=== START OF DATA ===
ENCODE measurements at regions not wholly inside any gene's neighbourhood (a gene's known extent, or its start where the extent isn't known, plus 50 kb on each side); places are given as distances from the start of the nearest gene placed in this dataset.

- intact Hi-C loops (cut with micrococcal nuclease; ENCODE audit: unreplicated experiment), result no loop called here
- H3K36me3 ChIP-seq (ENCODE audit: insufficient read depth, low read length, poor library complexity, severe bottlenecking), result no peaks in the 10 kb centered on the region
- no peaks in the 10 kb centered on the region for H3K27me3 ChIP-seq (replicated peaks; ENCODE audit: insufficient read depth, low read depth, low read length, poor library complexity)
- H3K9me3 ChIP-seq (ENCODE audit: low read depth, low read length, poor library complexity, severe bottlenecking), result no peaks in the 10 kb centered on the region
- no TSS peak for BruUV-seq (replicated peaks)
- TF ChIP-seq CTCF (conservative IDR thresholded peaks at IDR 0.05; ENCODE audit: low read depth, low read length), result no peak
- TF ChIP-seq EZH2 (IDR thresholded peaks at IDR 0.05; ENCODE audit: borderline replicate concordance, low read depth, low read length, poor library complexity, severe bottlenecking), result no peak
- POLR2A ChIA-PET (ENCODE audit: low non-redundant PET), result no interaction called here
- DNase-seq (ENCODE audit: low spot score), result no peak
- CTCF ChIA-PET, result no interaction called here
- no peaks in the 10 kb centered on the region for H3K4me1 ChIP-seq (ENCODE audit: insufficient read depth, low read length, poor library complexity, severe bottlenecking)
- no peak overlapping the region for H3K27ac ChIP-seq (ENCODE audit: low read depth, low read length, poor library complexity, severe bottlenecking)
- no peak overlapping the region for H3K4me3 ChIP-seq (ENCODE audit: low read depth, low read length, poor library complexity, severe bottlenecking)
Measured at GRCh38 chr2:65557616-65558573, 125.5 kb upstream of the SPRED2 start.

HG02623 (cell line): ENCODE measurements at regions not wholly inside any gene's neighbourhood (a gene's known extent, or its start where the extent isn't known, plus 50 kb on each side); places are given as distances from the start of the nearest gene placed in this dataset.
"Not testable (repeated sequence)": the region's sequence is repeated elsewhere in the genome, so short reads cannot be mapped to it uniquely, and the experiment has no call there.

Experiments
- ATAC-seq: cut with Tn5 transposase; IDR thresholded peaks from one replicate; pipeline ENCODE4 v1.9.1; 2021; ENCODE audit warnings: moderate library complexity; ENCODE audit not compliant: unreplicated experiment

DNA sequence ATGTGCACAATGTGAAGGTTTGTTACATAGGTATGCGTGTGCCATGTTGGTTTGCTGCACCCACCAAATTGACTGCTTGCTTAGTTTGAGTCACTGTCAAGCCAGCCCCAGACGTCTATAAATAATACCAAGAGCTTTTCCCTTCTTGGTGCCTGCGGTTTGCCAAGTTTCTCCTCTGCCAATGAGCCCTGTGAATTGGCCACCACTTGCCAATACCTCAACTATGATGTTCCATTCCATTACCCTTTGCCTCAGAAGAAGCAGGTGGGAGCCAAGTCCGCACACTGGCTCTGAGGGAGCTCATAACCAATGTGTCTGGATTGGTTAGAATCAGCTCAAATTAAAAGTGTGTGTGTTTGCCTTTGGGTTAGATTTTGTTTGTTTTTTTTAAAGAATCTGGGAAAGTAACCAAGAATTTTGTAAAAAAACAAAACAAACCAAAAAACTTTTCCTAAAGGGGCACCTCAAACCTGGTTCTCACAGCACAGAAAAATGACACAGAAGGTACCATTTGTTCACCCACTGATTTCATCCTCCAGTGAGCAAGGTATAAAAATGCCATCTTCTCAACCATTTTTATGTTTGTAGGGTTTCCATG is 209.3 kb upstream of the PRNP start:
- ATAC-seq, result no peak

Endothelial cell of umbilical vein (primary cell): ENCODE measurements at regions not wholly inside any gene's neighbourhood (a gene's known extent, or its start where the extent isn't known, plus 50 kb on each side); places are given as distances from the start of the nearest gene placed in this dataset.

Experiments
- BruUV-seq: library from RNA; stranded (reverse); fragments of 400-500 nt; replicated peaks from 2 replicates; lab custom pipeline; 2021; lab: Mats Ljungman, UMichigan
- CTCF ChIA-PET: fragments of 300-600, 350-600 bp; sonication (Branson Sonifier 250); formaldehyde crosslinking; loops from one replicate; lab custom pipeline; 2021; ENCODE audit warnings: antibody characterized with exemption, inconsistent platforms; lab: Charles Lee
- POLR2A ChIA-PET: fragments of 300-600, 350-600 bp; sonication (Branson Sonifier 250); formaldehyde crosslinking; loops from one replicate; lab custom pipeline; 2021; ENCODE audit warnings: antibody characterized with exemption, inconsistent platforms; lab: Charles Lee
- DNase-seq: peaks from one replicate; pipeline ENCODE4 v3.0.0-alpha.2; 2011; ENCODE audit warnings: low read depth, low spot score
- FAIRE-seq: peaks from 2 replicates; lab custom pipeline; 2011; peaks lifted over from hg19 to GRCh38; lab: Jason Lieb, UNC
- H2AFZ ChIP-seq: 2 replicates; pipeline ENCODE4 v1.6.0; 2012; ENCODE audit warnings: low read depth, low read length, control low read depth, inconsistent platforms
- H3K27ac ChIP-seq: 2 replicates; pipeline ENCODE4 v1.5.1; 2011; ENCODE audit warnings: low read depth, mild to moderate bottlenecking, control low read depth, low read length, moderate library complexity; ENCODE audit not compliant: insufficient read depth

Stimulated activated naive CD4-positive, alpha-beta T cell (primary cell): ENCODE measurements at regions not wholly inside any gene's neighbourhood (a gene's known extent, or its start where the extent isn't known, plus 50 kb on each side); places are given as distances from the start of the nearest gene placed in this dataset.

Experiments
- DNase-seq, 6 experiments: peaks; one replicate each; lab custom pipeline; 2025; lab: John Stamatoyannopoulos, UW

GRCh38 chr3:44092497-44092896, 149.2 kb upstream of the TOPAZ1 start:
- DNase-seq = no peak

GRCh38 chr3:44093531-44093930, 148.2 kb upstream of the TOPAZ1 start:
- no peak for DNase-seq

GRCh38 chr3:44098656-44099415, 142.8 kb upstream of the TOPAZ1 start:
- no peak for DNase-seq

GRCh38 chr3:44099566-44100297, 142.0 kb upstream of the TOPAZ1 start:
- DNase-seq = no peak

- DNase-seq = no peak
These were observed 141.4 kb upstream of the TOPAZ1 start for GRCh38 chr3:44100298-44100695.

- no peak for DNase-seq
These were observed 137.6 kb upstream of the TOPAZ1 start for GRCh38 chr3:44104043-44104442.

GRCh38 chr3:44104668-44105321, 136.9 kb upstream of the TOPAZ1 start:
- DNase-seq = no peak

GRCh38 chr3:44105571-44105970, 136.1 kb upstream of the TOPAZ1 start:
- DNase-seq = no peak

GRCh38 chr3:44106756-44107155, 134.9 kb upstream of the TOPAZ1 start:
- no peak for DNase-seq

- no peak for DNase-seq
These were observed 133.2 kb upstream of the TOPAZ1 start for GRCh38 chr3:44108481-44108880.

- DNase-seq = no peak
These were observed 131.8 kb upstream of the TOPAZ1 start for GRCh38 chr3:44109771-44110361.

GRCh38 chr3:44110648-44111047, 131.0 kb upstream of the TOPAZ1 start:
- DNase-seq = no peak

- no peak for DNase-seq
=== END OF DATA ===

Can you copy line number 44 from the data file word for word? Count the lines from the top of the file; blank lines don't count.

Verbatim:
- no peak for DNase-seq